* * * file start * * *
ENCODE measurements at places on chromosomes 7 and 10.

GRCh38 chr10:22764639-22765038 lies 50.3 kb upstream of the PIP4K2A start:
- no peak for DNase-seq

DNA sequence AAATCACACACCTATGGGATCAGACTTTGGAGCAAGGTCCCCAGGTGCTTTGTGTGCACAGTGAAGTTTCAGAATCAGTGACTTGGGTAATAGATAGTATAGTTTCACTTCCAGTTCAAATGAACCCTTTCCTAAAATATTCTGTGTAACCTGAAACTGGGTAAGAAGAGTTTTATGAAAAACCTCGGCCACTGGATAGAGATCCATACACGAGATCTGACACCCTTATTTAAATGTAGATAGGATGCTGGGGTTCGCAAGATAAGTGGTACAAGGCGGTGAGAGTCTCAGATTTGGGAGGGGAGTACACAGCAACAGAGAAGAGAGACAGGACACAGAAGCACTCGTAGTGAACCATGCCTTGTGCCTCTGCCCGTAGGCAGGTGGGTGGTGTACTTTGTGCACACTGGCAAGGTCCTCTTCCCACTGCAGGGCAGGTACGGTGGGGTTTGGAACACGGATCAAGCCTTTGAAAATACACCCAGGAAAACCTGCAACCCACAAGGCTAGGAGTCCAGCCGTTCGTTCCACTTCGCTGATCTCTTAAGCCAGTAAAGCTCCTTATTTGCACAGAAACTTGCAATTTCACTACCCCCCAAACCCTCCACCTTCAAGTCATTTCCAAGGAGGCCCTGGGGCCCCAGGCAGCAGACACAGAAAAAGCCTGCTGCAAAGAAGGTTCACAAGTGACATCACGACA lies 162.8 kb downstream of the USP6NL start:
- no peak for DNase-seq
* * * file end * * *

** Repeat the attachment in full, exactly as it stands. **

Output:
ENCODE measurements at places on chromosomes 7 and 10.

GRCh38 chr10:22764639-22765038 lies 50.3 kb upstream of the PIP4K2A start:
- no peak for DNase-seq

DNA sequence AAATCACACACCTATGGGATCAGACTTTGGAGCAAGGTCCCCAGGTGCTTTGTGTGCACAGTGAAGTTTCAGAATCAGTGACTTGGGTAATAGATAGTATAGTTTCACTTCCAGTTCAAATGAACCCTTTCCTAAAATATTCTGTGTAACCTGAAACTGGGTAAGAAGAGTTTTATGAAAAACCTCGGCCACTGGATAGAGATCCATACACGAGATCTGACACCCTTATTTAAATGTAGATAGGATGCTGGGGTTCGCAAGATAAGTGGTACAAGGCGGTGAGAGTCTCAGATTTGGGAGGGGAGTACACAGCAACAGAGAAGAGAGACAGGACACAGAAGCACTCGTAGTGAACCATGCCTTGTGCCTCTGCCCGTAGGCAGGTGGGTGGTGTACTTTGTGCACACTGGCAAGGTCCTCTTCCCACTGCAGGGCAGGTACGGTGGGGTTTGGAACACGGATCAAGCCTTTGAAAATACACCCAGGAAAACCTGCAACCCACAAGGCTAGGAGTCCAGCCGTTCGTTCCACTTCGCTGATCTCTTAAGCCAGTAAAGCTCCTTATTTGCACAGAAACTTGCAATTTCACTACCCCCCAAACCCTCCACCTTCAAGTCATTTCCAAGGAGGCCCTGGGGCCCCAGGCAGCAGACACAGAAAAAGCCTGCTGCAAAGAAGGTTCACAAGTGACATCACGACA lies 162.8 kb downstream of the USP6NL start:
- no peak for DNase-seq